Oil prices could remain stable or rise as a supply overhang that pulled down prices by as much as 70 percent between 2014 and early 2016 is gradually brought down, bringing production back in line with consumption. So, how should India prepare for $100 oil? What if there is a scenario of oil rising steadily over the next few years to say $100/barrel by FY-2020?
Oil price doubling to $100/barrel could mean an increased outflow of $90 bn annually. In a note Kotak Institutional Equities said that extra dollars are required to fund the increase in net crude imports. The estimate suggests that India’s net crude import bill could rise to $142 bn from $52 bn in FY2016, an increase in outflow of $90 bn annually, or 3.2% of the then expected GDP of India. This increase in prices of oil will also help in increasing the value of petchem and refined crude exports.
Kotak builds a scenario of oil going back to $100 to see how India’s current account could look. It also details the steps India should prepare irrespective of this eventuality. Kotak believes that the current account could weather an oil spike; action could shift to the fiscal if oil boils.
We take a look at Kotak Institutional Equities’ three-pronged strategy to fill in the oil hole:
Many sectors need to power the exports story
Industries such as agriculture, chemical products, gems and jewelry, textiles and transport equipment will need to lead the India export story. Kotak expects horticulture exports to become an important part of the agriculture export story adding to the portfolio of rice, meat and mangoes: this will require India sprucing up its own phytosanitary standards. Garmenting requires a large push in textiles for India to gain market share in the $800 bn+ textile export market: this will require introducing flexibility in labor laws to make the sector agile. It expects that the large capacities set up by many foreign auto players (banking on India’s frugal engineering) will be used to build an export base for Africa, east Europe and Latin American markets. Pharma and jewelry sectors are expected to build on their traditional strengths although the former will require better compliance with stringent FDA requirements.
Make in India will need to be a roaring success
Two key changes will be required: (1) a resurgent production from Coal India and its evacuation such that coal imports come down and (2) a sharp fall in import of electronic items – a key component of the Make in India initiative. Kotak models a 15% annual decline in the value of electronic goods import – this will require significant investments in local sourcing by companies that currently simply import the stuff into India. White goods electronics, mobiles and telecom equipment form a bulk of this import component. It expects gold import to remain broadly constant: if the real interest rates remain positive for a sustained period of time, possibly the ‘investment’ in gold can come down. It also involves a model of leveling-off of machinery imports – this rests largely on the plans of various industrial companies wanting to make India an export hub.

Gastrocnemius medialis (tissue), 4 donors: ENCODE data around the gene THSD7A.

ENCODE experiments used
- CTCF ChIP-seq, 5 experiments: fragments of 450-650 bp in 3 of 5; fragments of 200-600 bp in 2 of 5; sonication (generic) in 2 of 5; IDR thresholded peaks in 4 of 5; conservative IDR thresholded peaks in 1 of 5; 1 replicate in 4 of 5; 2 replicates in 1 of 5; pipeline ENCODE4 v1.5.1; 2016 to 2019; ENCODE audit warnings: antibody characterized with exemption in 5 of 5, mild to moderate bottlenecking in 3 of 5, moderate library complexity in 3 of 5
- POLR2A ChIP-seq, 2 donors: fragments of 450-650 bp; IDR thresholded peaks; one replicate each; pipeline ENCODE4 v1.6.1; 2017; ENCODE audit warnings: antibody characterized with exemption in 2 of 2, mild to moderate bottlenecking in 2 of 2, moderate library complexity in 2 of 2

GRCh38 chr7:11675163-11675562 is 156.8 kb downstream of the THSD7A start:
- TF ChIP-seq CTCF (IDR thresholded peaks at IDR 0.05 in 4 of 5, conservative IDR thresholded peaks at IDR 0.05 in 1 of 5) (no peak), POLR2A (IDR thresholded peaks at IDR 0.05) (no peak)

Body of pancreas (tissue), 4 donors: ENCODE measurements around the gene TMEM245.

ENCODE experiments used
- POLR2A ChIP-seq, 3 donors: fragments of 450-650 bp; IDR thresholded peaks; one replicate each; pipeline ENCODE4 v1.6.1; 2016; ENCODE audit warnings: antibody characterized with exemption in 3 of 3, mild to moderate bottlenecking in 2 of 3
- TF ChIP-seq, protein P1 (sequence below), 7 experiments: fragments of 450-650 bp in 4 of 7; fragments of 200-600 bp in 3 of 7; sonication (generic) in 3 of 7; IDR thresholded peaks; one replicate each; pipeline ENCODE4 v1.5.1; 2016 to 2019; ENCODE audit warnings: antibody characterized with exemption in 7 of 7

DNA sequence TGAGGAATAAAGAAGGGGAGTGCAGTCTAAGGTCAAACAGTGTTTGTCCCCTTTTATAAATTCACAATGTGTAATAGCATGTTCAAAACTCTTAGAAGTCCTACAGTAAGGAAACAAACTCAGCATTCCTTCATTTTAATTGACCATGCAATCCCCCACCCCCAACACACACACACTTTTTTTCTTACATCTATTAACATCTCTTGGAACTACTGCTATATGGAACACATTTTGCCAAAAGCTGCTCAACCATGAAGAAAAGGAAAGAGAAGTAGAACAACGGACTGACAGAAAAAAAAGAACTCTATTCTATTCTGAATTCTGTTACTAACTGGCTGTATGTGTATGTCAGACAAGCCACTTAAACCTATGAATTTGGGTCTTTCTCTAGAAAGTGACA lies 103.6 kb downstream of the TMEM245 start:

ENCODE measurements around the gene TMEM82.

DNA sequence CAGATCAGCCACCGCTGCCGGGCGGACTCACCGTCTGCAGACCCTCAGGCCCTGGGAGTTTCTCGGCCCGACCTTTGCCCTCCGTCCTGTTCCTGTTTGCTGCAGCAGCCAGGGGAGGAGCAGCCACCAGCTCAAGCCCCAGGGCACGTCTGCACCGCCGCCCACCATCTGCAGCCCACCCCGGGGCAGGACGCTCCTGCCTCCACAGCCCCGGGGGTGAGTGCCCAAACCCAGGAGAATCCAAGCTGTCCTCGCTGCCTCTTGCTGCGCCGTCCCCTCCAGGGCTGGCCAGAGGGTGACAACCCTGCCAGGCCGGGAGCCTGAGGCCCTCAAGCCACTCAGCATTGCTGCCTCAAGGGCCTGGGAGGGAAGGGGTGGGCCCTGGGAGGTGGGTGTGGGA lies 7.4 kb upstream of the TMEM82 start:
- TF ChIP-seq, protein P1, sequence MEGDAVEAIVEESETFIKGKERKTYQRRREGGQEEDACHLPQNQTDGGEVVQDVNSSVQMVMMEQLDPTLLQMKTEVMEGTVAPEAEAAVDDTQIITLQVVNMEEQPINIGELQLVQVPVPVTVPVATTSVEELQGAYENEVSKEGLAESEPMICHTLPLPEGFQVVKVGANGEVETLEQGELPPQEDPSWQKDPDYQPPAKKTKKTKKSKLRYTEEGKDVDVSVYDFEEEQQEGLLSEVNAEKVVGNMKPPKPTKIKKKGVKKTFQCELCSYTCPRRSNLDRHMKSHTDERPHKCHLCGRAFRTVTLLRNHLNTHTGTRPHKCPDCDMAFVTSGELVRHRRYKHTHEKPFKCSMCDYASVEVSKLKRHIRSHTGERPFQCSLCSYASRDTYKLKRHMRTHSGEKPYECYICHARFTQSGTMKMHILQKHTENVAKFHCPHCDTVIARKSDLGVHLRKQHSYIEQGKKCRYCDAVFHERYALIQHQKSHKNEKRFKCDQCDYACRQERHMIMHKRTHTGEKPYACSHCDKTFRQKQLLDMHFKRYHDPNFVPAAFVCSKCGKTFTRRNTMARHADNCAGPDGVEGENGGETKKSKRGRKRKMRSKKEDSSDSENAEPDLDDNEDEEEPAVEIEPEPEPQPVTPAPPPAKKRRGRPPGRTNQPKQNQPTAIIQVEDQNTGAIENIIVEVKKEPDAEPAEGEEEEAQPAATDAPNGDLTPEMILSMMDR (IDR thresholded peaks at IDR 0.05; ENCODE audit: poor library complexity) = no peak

Services sector to the rescue again
India’s services sector has been the bulwark supporting its current account. Kotak expects the revenues of software exports to go up – a conservative 5% annual growth. If the oil prices were to spike up again, there would be an uptick in the remittances coming in from the oil-producing countries – almost half the remittances to India come in from these nations. Of late the invisible services imports have started to inch up.
Kotak says that low oil prices over the past couple of years have helped the government build up fiscal reserves and eliminate subsidies across many fuel products (diesel, gasoline among the major fuels). Depressed energy prices have also helped calm inflation through both direct and indirect effects. A sharp spike up in prices, especially if near the general elections in 2019, could test the building up of fiscal buffers via the increased excise duties.
Kotak highlighted that countries that ended up as ‘Fragile Five’ were those that had poor current account and fiscal dynamics – India should make use of the current oil price bonanza to make a clean break from such a group.
Oil prices have been under pressure, adding to the downward pressure on crude is the strengthening of the dollar, with traders fleeing to the currency’s relative safety. A stronger dollar makes dollar-priced commodities like oil more expensive for those using other currencies.
Despite this, Morgan Stanley added that “the medium term trend towards oil market rebalancing appears in place, barring a recession.” This implies that oil prices would likely remain stable or rise as a supply overhang that pulled down prices by as much as 70 percent between 2014 and early 2016 is gradually brought down, bringing production back in line with consumption.